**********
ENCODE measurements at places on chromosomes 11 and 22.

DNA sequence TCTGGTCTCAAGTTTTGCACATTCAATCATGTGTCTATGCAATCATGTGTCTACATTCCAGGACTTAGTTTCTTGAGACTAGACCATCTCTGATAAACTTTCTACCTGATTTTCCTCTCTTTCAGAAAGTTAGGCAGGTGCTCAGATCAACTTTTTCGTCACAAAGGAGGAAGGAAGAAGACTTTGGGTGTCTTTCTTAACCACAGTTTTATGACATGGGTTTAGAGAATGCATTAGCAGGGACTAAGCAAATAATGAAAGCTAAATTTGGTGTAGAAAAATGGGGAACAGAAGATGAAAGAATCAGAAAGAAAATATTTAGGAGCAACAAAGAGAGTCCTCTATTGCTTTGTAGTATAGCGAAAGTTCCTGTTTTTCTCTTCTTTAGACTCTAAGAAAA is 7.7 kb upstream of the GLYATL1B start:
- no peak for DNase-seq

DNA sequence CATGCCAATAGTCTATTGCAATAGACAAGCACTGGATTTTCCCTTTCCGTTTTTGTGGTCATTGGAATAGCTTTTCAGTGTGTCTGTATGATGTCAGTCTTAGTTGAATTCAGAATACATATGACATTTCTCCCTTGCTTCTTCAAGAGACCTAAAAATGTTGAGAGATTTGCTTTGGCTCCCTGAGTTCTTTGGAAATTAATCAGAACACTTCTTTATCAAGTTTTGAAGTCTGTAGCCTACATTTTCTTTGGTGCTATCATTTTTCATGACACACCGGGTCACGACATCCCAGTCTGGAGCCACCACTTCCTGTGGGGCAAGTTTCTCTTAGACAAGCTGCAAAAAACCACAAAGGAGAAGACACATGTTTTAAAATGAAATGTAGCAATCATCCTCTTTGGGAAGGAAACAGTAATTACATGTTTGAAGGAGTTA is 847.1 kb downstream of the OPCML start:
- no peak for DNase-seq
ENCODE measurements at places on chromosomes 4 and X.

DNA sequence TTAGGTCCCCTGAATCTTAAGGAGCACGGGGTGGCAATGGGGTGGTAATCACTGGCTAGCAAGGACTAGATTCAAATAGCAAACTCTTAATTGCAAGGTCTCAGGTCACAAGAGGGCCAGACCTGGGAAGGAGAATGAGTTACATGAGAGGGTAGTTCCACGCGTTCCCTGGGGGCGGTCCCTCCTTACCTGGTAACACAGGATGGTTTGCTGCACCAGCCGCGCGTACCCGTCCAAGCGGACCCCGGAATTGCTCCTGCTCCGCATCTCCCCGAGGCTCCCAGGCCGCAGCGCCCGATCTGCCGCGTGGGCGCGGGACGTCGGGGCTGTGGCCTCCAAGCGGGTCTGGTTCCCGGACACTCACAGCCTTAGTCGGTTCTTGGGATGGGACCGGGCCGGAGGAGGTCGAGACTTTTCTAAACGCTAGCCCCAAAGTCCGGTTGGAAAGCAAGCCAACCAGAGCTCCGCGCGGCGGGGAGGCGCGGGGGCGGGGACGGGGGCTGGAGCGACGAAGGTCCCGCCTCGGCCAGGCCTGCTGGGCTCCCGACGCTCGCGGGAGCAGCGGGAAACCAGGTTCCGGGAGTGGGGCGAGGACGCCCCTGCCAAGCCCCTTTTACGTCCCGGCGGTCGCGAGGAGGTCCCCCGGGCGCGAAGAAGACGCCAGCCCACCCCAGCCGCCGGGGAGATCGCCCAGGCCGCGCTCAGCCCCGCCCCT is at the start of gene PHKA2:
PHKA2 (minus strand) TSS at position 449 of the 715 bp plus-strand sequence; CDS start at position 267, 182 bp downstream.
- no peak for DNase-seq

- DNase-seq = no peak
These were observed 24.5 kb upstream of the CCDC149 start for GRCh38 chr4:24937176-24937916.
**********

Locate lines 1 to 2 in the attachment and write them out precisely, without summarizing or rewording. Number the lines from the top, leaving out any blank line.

ENCODE measurements at places on chromosomes 11 and 22.

DNA sequence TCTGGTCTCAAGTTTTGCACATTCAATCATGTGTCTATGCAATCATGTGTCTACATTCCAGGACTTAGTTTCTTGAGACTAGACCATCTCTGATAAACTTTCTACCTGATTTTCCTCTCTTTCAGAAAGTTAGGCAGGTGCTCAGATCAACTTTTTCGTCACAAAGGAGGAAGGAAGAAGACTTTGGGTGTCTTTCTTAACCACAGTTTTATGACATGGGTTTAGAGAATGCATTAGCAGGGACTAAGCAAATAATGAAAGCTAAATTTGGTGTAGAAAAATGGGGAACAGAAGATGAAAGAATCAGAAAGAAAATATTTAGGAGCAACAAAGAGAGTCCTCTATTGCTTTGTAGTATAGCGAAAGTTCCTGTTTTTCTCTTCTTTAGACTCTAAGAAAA is 7.7 kb upstream of the GLYATL1B start: